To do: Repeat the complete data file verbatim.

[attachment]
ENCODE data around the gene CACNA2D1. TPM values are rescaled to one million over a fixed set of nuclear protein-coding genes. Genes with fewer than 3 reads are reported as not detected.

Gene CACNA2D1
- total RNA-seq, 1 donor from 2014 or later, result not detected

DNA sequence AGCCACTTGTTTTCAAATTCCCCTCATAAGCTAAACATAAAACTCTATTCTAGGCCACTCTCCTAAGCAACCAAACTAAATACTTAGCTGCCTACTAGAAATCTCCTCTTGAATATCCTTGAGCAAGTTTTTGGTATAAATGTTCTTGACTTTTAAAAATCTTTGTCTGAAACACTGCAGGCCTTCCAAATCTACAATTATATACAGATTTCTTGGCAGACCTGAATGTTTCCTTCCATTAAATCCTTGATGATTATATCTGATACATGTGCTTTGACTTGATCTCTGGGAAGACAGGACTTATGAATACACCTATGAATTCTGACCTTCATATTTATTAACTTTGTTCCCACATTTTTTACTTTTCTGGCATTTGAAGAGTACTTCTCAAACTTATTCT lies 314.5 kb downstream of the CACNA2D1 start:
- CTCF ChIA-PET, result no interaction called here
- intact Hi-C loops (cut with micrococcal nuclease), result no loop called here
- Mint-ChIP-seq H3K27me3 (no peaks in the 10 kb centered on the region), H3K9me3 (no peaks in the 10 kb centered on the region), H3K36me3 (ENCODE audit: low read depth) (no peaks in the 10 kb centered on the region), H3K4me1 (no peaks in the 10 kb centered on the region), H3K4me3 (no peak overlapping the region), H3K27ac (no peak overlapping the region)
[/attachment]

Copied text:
ENCODE data around the gene CACNA2D1. TPM values are rescaled to one million over a fixed set of nuclear protein-coding genes. Genes with fewer than 3 reads are reported as not detected.

Gene CACNA2D1
- total RNA-seq, 1 donor from 2014 or later, result not detected

DNA sequence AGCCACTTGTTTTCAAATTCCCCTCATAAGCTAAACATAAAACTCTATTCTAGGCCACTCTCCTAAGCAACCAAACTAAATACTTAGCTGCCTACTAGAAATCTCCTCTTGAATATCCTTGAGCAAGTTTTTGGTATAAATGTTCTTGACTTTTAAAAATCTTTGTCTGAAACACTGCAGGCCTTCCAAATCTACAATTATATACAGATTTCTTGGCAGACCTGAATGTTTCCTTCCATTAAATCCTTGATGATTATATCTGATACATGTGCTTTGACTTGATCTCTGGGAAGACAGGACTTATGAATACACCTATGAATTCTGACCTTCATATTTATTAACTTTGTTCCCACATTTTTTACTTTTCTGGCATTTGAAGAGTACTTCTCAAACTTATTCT lies 314.5 kb downstream of the CACNA2D1 start:
- CTCF ChIA-PET, result no interaction called here
- intact Hi-C loops (cut with micrococcal nuclease), result no loop called here
- Mint-ChIP-seq H3K27me3 (no peaks in the 10 kb centered on the region), H3K9me3 (no peaks in the 10 kb centered on the region), H3K36me3 (ENCODE audit: low read depth) (no peaks in the 10 kb centered on the region), H3K4me1 (no peaks in the 10 kb centered on the region), H3K4me3 (no peak overlapping the region), H3K27ac (no peak overlapping the region)